Swedish Fish is a candy made up of gummy chews that are shaped like fish. They were first developed in the 1950s and continue to dominate the market today, being especially popular in the United States.
Swedish Fish is now manufactured by Mondelēz International in both Canada and Turkey. When Swedish Fish first came about, they were red in color and had one flavor specific to the candy.
However, now there are plenty of different colors of Swedish Fish with different flavors as well. Today we are going to be asking whether Swedish Fish are vegan-friendly or not, looking into the different types of Swedish Fish you can choose from.
Swedish Fish Originals
The original Swedish Fish can come in two types of packaging, which interestingly alters the ingredients. We are not too sure why this happens, but we have listed the two ingredients lists below so that you can be sure what you’re consuming depending on the packaging.
Regular Packaging Ingredients
Sugar, Invert Sugar, Corn Syrup, Modified Corn Starch, Citric Acid, White Mineral Oil, Natural and Artificial Flavor, Red 40, Carnauba Wax.
Peg Bag Packaging Ingredients
Sugar, Invert Sugar, Corn Syrup, Modified Corn Starch, Citric Acid, Palm Kernel Oil, Natural and Artificial Flavor, Carnauba Wax, Red 40, Beeswax.
Are Swedish Fish Originals Vegan?
Swedish Fish are among the few types of candy that have varied ingredients depending on their packaging. As opposed to the regular packaging, the Swedish Fish that come in peg bag packaging have two added ingredients - palm oil and beeswax.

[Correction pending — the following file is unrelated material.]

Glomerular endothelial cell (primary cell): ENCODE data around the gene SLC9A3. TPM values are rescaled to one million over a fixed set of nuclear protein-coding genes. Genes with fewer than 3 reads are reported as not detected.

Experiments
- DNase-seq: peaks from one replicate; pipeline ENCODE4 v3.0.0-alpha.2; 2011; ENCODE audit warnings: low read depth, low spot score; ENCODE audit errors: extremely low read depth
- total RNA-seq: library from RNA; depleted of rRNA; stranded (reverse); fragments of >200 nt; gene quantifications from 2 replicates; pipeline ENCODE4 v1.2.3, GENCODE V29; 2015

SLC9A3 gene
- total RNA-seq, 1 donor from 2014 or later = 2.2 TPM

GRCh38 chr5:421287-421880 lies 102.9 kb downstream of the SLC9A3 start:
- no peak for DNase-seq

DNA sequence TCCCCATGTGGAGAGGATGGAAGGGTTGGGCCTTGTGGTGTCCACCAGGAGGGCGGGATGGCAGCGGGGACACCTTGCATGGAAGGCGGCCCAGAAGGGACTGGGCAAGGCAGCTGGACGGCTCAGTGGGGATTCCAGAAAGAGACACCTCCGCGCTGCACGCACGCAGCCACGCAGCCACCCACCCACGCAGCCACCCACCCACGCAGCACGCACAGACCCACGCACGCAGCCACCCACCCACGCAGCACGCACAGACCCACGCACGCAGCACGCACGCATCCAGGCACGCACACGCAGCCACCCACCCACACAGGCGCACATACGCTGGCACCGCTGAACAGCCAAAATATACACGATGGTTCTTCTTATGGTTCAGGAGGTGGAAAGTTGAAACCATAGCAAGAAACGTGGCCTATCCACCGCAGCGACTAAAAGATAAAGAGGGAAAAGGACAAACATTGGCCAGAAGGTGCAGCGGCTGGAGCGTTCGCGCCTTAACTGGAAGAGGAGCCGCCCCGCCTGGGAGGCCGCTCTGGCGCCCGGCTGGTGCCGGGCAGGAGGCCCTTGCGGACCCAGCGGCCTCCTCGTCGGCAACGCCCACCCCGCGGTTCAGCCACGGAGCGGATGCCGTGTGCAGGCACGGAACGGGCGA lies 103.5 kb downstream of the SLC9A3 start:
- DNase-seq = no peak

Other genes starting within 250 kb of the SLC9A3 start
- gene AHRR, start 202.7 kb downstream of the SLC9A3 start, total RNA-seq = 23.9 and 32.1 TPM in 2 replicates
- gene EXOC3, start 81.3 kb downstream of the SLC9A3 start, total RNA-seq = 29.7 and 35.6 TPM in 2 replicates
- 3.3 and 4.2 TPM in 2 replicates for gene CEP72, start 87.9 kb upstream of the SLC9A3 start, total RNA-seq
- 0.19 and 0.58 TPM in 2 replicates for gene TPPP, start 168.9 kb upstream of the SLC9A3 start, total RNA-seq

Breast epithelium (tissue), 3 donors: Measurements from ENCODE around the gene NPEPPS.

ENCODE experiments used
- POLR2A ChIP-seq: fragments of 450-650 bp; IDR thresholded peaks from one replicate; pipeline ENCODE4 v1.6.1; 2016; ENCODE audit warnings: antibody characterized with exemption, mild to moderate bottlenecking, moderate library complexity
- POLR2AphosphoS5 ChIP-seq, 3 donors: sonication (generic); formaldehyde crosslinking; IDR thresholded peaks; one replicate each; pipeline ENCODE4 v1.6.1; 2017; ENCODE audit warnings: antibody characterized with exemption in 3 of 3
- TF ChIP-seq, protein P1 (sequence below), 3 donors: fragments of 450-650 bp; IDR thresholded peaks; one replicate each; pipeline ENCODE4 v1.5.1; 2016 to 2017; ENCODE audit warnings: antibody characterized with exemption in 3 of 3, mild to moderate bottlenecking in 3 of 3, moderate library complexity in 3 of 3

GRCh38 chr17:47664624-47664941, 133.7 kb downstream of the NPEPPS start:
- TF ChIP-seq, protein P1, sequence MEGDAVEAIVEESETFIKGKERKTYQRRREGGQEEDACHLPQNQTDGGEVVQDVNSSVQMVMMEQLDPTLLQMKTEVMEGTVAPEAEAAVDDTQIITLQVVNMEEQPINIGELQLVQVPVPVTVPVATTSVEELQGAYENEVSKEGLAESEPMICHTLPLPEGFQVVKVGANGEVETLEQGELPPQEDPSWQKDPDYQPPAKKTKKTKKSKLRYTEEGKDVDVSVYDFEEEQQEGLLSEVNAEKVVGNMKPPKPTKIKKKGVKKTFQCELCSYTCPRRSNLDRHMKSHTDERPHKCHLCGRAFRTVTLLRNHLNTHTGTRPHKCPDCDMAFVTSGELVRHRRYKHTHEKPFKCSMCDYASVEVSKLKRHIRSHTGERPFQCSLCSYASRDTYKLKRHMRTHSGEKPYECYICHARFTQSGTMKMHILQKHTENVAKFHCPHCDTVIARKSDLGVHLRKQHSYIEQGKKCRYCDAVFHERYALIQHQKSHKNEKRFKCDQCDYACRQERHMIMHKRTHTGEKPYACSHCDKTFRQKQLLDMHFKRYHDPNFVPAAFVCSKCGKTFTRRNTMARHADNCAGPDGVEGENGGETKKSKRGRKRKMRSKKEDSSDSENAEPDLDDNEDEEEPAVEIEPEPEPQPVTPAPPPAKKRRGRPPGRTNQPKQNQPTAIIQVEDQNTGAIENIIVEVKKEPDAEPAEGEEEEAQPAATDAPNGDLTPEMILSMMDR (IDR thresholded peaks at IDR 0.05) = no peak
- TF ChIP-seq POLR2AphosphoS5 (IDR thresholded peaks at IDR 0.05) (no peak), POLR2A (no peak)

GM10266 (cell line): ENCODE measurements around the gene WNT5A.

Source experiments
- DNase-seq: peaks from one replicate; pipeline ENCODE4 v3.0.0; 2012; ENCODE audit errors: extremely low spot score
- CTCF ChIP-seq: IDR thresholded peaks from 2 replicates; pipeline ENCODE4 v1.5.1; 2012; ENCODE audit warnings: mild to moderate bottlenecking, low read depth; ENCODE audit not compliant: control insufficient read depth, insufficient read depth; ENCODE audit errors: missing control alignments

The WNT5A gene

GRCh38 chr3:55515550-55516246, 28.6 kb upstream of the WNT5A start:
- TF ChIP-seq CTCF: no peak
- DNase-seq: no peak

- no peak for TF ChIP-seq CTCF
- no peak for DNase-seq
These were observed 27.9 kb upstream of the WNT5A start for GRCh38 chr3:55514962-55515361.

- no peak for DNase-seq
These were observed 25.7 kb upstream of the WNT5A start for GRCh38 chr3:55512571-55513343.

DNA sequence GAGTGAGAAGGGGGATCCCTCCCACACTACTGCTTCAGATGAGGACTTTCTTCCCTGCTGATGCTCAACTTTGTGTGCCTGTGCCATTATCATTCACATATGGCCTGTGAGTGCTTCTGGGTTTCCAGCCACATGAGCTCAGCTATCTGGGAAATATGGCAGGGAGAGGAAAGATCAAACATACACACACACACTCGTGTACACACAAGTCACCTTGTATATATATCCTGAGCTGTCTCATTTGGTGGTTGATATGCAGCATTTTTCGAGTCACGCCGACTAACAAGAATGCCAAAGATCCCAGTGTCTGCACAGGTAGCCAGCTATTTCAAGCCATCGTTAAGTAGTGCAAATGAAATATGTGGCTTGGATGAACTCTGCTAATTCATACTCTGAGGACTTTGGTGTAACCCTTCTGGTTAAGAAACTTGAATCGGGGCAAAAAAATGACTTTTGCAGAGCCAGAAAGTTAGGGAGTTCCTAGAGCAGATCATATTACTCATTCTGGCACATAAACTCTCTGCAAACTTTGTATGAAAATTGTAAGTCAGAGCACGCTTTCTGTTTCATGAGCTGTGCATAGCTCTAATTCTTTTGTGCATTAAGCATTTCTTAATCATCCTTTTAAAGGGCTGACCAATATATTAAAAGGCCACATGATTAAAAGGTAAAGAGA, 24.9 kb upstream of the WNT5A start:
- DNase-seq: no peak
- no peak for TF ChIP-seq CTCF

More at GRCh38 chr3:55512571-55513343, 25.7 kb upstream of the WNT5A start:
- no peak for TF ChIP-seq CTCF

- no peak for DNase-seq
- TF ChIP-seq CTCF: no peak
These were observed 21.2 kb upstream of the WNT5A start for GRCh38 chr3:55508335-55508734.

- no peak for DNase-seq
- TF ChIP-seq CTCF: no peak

Palm oil is a controversial ingredient within the vegan community, which we will discuss later in our article. Beeswax is also not considered vegan because it is an animal-derived product. However, all of the ingredients in the regular packaging make Swedish Fish vegan-friendly.
So, Swedish Fish Originals are normally vegan, but always check the packaging to make sure that the ingredients list doesn’t contain beeswax.
Assorted Swedish Fish
Assorted Swedish Fish are the same as the original alternatives, with chewy candies in the shape of fish. The only difference is that the assorted candy has different colored and flavored fish rather than just the red ones.
The colors include red, orange, yellow, and green, and the most popular flavors are Orange and Lemon-Lime.
Assorted Swedish Fish Ingredients
Sugar, Invert Sugar, Corn Syrup, Modified Corn Starch, Citric Acid, White Mineral Oil, Natural and Artificial Flavor, Carnauba Wax, Red 40, Yellow 6, Yellow 5, Blue 1.
Are Assorted Swedish Fish Vegan?
Unlike the Original Swedish Fish, the assorted version does not change ingredients depending on the packaging. Both the assorted Swedish Fish in the regular packaging and the peg bag packaging are vegan-friendly and therefore can be consumed when following a vegan diet.
Although the majority of the Swedish Fish that we have looked at above are vegan-friendly, there are still a few controversial ingredients that some vegans would steer clear of when choosing what to consume.
These controversial ingredients are listed below:
Sugar is often not thought of as a controversial ingredient when it comes to veganism, but it actually can be a cause for concern. Refined cane sugar is the culprit here, with the refining process using bone char to get the sugar as white as snow.